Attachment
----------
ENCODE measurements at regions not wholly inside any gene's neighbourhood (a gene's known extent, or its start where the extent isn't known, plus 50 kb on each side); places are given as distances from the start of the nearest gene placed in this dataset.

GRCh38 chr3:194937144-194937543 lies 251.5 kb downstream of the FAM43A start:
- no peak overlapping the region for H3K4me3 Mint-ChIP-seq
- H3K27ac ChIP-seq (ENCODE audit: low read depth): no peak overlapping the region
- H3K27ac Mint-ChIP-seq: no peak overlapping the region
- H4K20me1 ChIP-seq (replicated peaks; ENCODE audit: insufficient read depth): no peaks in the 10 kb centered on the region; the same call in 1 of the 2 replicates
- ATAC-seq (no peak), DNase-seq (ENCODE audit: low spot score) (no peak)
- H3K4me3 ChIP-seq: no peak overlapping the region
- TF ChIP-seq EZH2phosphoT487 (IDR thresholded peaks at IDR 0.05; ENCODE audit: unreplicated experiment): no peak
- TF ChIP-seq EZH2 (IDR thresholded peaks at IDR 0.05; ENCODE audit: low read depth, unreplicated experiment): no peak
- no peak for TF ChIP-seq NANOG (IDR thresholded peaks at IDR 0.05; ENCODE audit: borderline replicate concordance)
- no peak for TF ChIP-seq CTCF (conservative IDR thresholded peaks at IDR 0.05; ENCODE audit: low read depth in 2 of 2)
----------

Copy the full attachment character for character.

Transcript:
ENCODE measurements at regions not wholly inside any gene's neighbourhood (a gene's known extent, or its start where the extent isn't known, plus 50 kb on each side); places are given as distances from the start of the nearest gene placed in this dataset.

GRCh38 chr3:194937144-194937543 lies 251.5 kb downstream of the FAM43A start:
- no peak overlapping the region for H3K4me3 Mint-ChIP-seq
- H3K27ac ChIP-seq (ENCODE audit: low read depth): no peak overlapping the region
- H3K27ac Mint-ChIP-seq: no peak overlapping the region
- H4K20me1 ChIP-seq (replicated peaks; ENCODE audit: insufficient read depth): no peaks in the 10 kb centered on the region; the same call in 1 of the 2 replicates
- ATAC-seq (no peak), DNase-seq (ENCODE audit: low spot score) (no peak)
- H3K4me3 ChIP-seq: no peak overlapping the region
- TF ChIP-seq EZH2phosphoT487 (IDR thresholded peaks at IDR 0.05; ENCODE audit: unreplicated experiment): no peak
- TF ChIP-seq EZH2 (IDR thresholded peaks at IDR 0.05; ENCODE audit: low read depth, unreplicated experiment): no peak
- no peak for TF ChIP-seq NANOG (IDR thresholded peaks at IDR 0.05; ENCODE audit: borderline replicate concordance)
- no peak for TF ChIP-seq CTCF (conservative IDR thresholded peaks at IDR 0.05; ENCODE audit: low read depth in 2 of 2)